Josh Brolin doesn’t mind being hated. In fact, playing the heavy has served him well this year. Fresh off a career-making nice-guy turn in the Coens’ No Country For Old Men, Brolin played President Bush in Oliver Stone’s W., and now, he’s appearing as killer Dan White in Gus Van Sant’s Milk. White has a special place in homosexual hell as the man who shot Harvey Milk, the first openly gay major elected official in American history. He also famously pioneered the use of the so-called “Twinkie Defense,” citing his increased consumption of Twinkies and Coca-Cola as evidence of depression.
Van Sant’s film and Brolin’s masterful performance depict White as a struggling, less-than-bright ex-cop who ascends to elected office in San Francisco, only to be foiled by fellow city supervisor Milk and Mayor George Moscone. White’s homophobia and ambition lead him to murder both of them in 1978, a tragedy made all the more poignant here by the joy Penn breathes into his portrayal of Milk.
Brolin’s character here is the outsider—a red meat-eating, heterosexual male caught up in changing times. Brolin opened up to The Daily Beast about his sexual tension with Sean Penn, his “gay” haircut, and the impossibility of working with his wife, Diane Lane.
Why are gay rights not seen as civil rights?
I don’t know. It honestly doesn’t matter to me. Why can’t people just do what they want to do, as long as it’s not hurting anyone? That’s all I care about. The discrimination, I do not get it. I would think that African-Americans would be extremely sensitive to that, knowing that better than anybody. And yet that’s not the case. They voted something like 70 percent for Prop 8. The religious factor came into it.
What was it like working with Sean? He seems so serious.
He’s not. He’s the most gracious actor I’ve ever worked with. Bar none. That dude gets a bad rap and I do not understand it. He doesn’t pander and he gets slammed for it. It’s great being around people like that if you’re a geek like me, who truly—in the most nerdish way—loves to sit down and create something with someone.
Do you think Dan White was secretly gay?
The only time that I even thought about that was in a scene where Dan and Harvey meet on Harvey’s birthday in an empty lobby. It’s a strange scene, a creepy scene. Goes like this: I see him. I’m a little angry at him because he didn’t vote on my bill. I take out a bottle of alcohol and give it to him for his birthday. I originally thought, “That’s kind of boring. Why don’t I be drinking the alcohol, just out of resentment that’s brewing in me?” But then there was a look—with Sean—where it was no longer acting. Sean was looking at me going, “What’s happening?”
To play Dan White, don’t you need to know whether he was gay or not?
Did the latency play into the fact that he murdered Harvey and mayor Moscone? I don’t think that’s true. Dan White had a lot of pressure from a lot of people around him. He didn’t have the skills. He didn’t have the talent. He didn’t have the brain to be able to do what a politician does. A politician gets hammered more than anybody, even actors. … Do I think it could have been a possibility? Sure. It could have been a possibility with anybody.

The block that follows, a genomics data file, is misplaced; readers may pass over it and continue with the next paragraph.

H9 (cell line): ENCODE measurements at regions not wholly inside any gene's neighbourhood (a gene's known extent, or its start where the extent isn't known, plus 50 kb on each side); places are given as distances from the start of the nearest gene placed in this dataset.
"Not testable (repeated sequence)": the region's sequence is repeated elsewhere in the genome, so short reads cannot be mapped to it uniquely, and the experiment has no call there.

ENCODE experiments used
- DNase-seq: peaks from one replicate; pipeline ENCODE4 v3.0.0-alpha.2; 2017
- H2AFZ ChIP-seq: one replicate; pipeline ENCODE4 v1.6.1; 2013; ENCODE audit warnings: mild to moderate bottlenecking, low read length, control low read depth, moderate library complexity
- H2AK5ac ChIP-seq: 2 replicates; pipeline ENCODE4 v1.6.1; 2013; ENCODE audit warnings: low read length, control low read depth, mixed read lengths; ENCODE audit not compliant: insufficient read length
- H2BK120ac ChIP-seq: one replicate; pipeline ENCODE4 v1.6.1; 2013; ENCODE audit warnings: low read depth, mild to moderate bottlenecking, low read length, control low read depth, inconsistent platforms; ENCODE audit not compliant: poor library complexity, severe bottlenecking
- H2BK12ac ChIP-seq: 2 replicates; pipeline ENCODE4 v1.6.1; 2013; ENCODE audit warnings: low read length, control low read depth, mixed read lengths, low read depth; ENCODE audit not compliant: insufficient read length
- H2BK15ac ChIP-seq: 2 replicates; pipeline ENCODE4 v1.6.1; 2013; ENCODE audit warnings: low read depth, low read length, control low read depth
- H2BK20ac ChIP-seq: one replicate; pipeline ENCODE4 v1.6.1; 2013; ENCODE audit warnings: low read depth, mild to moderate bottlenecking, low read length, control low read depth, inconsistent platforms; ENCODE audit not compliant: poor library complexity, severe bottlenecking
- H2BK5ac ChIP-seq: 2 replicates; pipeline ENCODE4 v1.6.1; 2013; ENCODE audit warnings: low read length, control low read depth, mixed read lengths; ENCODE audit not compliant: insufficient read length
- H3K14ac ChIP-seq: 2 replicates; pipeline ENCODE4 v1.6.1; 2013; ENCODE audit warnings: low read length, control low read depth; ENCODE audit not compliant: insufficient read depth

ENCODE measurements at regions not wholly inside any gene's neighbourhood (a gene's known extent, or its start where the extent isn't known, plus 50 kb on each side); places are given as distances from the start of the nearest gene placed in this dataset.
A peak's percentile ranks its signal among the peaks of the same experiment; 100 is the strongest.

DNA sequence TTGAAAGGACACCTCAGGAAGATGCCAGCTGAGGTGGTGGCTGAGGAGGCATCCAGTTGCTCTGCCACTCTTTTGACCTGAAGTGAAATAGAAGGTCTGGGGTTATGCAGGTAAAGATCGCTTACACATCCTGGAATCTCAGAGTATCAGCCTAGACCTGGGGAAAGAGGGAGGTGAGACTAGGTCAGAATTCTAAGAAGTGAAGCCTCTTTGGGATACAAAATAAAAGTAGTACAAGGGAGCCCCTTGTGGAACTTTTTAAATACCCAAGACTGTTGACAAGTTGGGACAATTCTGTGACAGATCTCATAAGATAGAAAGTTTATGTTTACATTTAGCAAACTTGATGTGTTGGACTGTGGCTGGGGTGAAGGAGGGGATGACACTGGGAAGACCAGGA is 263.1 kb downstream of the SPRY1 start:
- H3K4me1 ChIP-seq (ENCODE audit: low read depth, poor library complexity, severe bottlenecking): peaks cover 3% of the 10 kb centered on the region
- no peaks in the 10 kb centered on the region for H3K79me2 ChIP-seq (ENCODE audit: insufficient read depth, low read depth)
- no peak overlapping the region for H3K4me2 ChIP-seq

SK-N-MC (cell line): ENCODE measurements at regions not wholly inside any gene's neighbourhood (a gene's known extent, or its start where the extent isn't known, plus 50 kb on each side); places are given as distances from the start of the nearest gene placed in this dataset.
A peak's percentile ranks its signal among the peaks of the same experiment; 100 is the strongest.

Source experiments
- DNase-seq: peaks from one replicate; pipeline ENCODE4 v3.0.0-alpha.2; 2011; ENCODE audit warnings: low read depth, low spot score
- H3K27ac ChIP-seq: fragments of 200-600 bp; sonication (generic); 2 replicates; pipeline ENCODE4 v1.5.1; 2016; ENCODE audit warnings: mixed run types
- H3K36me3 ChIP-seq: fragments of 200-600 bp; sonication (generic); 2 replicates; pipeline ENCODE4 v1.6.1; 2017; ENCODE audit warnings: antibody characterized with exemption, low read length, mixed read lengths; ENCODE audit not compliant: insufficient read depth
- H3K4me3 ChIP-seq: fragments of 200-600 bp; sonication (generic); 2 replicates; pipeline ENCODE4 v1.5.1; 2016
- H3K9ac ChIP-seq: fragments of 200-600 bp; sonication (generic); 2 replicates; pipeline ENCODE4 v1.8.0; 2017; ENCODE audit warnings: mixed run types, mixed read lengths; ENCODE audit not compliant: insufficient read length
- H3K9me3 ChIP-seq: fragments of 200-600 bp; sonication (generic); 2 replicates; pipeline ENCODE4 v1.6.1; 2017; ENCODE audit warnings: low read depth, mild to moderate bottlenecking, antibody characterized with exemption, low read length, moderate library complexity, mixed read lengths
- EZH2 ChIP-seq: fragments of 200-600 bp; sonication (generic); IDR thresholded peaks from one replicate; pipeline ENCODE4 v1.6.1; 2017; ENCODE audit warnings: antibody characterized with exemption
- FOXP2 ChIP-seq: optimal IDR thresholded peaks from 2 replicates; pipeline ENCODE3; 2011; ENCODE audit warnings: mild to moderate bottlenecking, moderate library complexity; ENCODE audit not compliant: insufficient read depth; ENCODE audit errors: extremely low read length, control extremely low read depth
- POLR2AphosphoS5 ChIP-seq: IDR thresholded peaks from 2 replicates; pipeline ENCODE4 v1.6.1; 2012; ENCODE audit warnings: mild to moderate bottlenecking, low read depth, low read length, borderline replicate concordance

“I was into the whole punk rock thing and I got a haircut and some older gentleman said I looked like Harvey Milk. Later on I remembered that comment, so I did it just to spite that guy.”
Why do you want to play characters like White and George Bush?
It’s not a Freudian thing for me. Something did happen to me when I was a kid—I won’t tell you who it was—I was into the whole punk rock thing and I got a haircut and some older gentleman said I looked like Harvey Milk. Later on, I remembered that comment, so I did it just to spite that guy. He was using that to say, “You look like a fag.”
Given Prop 8, you think there’s a need for more understanding of the gay community?
If we all say, “We’re God-fearing. God’s going to punish us if these people get married,” they’re still going to be kissing in the streets. They’re still going to be holding hands. It’s not going to go away. What’s the fear? Dan White’s fear was, “I’m going to disappear. I’m not going to be liked anymore.” That was a major thing with him. He had always been praised. He had always been The Guy. He had always been The Great White Hope in a very small pond. Then he gets put into this big city and suddenly he’s fighting for any recognition.
What about the Twinkie Defense?
Stupid. Diminished capacity is very real. The Twinkie Defense, the media grabbed onto that and it was a great thing to be able to use. And it made it even more ridiculous, the fact that he got seven years and he only did five years. But the Twinkie Defense was a very small portion of his defense.
You don’t think it was a determining factor for the jury?
No. I think corruption was. How do you shoot, in a federal place, two public figures and get manslaughter? It’s impossible. It doesn’t happen. That’s corruption. That’s having amazing connections. That’s having people in high places looking out for you.
Would you ever like to do something with your wife, Diane Lane?
I do do things with my wife all the time. (Laughs) But I can’t imagine working with my wife. When you start a relationship based on working together, that’s one thing. We’ve talked about it, but immediately both of us go, “Are you kidding me? That’s stupid.” We’d just laugh the whole time.
Tom Tapp is the West Coast Editor of The Daily Beast. He has been covering the entertainment industry for over a dozen years as an editor and writer, both online and in print. Before joining The Daily Beast, Tom Tapp created and ran Hollywood WireTap.com, which was named one of the 100 "Sites to Bookmark Now" by Entertainment Weekly before being sold to Hollywood Media Corporation.